Premier under pressure to save cursed coal mine

 

Pressure is mounting from both sides of politics on the Palaszczuk Government to step in and approve the long-delayed New Acland coal mine expansion with hundreds of jobs on the line.

There are calls urging the State Government create new laws protect and push forward with the mine's expansion, as the Bligh Government did in 2007 with the Xstrata Wollombi mine.

It follows the High Court sending the controversial case back to the Land Court for reconsideration, despite the saga having lasted almost 14 years.

New Hope Coal employees at the Port of Brisbane, L-R, Robby Sharp, Brent Stewart, Harry Redmond and Dale Sharp. Picture: Glenn Hunt
New Hope Coal employees at the Port of Brisbane, L-R, Robby Sharp, Brent Stewart, Harry Redmond and Dale Sharp. Picture: Glenn Hunt

There are fears continued delays could scare off international companies looking to invest in resources projects in Queensland.

But the Oakey Coal Action Alliance, behind the court challenges, say they will continue to fight to "protect water and land … for future generations".

There are 125 jobs on the line, with the existing operations nearing their end later this year, while the project's proponents say $7 billion and 450 direct jobs will be created if it goes ahead.

New Hope, the company behind the mine, is seeking an urgent meeting with the Palaszczuk Government, with its CEO Reinhold Schmidt saying the departments had all the information they needed to make a decision.

"What we need from the Government is a road map for how we get the project up and running because more delays equates to more job losses," he said.

Federal Labor MP Shayne Newman and Senator Anthony Chisholm renewed their consistent calls the state to act to sign off on the project.

Senator Chisholm said a solution was urgently needed in the economic circumstances.

"I have been consistent for years now urging for a solution to be found so that jobs aren't lost," he said.

Mr Neumann said urged the Palaszczuk Government to do everything it could to facilitate the expansion.

"There's billions of dollars and hundreds of jobs on the line here," he said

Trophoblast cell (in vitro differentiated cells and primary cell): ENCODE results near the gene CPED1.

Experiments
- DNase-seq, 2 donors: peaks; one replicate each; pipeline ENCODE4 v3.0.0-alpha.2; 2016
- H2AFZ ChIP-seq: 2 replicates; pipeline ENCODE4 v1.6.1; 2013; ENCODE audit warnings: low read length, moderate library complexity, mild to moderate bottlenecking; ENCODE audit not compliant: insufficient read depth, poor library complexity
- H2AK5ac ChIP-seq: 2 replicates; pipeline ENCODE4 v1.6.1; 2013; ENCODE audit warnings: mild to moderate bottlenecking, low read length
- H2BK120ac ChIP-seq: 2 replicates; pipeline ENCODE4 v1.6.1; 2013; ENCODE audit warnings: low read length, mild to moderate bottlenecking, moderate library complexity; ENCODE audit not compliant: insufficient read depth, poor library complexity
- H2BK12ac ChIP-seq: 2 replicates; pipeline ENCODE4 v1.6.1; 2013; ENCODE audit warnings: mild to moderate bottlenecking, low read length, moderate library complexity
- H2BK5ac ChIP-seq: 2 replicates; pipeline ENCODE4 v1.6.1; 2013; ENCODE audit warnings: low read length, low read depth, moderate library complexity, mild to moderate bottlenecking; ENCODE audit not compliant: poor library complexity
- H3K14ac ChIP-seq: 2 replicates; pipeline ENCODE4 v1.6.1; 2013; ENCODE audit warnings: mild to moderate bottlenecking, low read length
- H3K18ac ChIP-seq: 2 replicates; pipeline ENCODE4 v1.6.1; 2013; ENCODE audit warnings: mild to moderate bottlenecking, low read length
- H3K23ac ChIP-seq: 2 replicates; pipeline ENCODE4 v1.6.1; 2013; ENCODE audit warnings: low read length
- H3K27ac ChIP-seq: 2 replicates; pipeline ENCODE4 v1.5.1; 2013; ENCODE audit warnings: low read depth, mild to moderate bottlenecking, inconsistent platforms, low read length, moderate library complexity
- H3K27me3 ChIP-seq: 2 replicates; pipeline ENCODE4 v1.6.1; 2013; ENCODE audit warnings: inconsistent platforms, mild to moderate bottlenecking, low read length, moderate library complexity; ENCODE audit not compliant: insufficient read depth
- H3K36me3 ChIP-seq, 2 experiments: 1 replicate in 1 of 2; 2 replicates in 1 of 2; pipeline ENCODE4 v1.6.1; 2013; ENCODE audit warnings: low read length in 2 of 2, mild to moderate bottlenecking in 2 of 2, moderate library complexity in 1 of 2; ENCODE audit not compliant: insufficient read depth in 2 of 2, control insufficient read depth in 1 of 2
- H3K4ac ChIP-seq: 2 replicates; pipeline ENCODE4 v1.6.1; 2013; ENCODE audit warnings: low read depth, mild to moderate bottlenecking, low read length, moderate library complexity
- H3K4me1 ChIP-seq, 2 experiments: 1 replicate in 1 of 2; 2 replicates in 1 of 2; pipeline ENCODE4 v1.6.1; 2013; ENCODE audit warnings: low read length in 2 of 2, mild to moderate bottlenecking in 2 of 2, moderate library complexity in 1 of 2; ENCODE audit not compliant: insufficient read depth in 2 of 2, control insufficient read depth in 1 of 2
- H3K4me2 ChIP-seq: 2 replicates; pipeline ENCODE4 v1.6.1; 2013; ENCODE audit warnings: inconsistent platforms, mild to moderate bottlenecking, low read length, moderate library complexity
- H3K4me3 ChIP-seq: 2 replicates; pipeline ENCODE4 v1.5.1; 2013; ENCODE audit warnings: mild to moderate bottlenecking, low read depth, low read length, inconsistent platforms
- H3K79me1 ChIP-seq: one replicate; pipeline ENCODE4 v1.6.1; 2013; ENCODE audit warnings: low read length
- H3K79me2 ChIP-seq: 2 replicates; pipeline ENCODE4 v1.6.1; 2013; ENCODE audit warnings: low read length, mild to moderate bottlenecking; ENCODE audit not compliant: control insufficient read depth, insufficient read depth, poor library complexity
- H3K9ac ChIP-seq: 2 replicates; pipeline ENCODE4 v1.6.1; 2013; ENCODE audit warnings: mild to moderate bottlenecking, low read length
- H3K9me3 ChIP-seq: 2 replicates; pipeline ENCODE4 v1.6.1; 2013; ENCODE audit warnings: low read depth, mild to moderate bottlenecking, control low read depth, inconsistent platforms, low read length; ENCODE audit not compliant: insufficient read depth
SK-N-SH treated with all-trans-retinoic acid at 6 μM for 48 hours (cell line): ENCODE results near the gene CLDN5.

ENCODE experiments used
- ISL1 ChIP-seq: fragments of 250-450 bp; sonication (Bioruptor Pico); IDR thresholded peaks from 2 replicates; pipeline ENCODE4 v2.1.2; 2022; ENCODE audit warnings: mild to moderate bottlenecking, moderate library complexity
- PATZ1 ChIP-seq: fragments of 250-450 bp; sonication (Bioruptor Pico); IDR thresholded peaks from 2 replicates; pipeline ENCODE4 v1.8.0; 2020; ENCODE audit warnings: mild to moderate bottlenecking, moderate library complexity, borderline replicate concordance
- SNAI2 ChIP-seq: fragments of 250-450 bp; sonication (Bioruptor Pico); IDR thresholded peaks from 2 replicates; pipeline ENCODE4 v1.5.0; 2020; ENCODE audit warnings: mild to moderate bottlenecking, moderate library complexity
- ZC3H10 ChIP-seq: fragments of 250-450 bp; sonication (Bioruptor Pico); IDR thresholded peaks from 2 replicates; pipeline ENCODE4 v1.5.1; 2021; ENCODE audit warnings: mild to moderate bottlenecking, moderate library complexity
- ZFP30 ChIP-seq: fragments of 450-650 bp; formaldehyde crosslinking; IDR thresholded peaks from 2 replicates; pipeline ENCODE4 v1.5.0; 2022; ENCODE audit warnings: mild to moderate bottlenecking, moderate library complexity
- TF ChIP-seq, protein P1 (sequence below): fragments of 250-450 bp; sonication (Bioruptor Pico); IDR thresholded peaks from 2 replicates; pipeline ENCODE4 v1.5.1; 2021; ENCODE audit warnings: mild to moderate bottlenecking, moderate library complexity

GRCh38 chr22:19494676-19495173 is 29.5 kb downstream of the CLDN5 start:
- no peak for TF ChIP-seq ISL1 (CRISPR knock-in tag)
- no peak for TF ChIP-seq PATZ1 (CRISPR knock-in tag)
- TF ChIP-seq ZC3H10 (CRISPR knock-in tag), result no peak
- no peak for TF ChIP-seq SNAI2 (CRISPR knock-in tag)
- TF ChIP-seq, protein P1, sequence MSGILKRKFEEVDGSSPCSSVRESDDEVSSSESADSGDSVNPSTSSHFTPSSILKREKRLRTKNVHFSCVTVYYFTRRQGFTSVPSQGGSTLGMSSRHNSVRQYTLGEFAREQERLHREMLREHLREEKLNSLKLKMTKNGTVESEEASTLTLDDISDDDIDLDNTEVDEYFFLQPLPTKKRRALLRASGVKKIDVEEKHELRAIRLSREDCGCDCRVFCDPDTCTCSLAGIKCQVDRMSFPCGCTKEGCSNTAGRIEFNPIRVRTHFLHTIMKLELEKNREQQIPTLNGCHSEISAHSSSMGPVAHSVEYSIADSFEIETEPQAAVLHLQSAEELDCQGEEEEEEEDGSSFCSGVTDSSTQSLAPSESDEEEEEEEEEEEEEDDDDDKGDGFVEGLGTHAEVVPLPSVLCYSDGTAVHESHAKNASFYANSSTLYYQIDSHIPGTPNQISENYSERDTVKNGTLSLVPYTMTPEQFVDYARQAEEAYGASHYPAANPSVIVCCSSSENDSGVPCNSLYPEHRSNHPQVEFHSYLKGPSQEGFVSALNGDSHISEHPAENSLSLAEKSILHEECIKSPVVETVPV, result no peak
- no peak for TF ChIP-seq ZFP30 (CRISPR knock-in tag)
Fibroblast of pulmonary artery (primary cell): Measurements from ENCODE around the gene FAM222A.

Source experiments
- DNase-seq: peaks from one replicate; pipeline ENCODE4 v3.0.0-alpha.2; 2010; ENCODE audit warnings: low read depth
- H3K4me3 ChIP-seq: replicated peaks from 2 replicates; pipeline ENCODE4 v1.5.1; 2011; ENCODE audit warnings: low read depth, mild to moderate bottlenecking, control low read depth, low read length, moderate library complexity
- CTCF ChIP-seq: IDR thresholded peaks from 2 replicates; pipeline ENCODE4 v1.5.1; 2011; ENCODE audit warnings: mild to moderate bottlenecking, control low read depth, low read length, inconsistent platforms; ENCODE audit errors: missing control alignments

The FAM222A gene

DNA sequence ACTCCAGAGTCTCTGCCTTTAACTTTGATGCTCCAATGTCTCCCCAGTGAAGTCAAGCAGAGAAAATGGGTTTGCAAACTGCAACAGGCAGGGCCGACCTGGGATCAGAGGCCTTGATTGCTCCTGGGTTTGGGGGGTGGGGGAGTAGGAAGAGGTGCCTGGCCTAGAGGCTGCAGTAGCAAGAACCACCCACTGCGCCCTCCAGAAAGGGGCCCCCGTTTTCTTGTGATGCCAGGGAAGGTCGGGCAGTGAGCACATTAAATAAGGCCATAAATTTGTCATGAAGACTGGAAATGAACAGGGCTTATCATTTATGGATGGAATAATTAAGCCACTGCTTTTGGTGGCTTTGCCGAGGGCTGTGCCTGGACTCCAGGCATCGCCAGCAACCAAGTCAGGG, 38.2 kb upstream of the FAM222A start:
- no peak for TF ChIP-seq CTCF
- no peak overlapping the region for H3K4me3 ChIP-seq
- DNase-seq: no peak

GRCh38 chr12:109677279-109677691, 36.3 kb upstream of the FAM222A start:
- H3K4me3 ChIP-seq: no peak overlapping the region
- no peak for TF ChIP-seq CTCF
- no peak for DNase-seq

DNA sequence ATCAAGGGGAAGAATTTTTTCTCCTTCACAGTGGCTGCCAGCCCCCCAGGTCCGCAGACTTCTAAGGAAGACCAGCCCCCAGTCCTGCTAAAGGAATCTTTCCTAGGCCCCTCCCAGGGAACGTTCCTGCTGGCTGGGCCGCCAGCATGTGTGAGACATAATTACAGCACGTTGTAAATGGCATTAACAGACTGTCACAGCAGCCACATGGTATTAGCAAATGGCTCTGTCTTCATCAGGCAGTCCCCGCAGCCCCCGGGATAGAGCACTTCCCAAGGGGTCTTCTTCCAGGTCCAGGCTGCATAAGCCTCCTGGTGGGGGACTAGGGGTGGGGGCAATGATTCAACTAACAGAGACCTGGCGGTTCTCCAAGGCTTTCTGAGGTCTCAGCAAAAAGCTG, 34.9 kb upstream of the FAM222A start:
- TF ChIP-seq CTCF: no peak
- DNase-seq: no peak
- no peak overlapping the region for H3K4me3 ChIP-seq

Federal Resources Minister Keith Pitt said it was a classic example of activists using courts to delay projects, but there were options available to the State Government to resolve the issue.

"There is an opportunity for Annastacia Palaszczuk to follow the lead of her predecessor Anna Bligh who introduced legislation in 2007 to protect Xstrata's Wollombi coal mine and the 190 jobs it provided," he said.

LNP Senator Paul Scarr, who has a business background in developing mining projects overseas, said the ongoing case sent a terrible message to investors.

"If this is the result of the Queensland mining approval process, then the system is broken," he said.

Acting Premier Steven Miles said the government would be looking at the High Court decision closely and consult with the department.

"We'll abide by the court decision," he said.

New Acland mine worker Andy Scouller said he feared there would be more redundancies coming.

"There is life after mining but I guess the frustrating part is that we're a viable business and employ a lot of people here who contribute to society, and that's just all going to be wiped out basically with the stroke of a pen," he said.

New Hope’s New Acland Coal Mine. Stage 3 of the plan is facing more court delays.
New Hope’s New Acland Coal Mine. Stage 3 of the plan is facing more court delays.

OCAA president Aileen Harrison said the judgement was a relief.

"We hope that we can win from here on in and get the mine stopped, so we can save our water and land, and leave it for future generations."

The High Court on Monday unanimously ruled that the future of the site's stage three expansion go back to the Land Court for reconsideration, despite what one judge referred to as "the unfortunate history of this appeal".

The initial hearing in the Land Court was held five years ago, with a new directions hearing set for February 11.

The first hearing lasted 100 sitting days spread over more than a year in what Justice James Edelman referred to in today's judgment as "the longest hearing in the history of that court".

The judgement was made on the basis that previous appeals had been impacted by the apprehension of bias from an earlier judgment.

 

 

 

 

Originally published as Premier under pressure to save cursed coal mine


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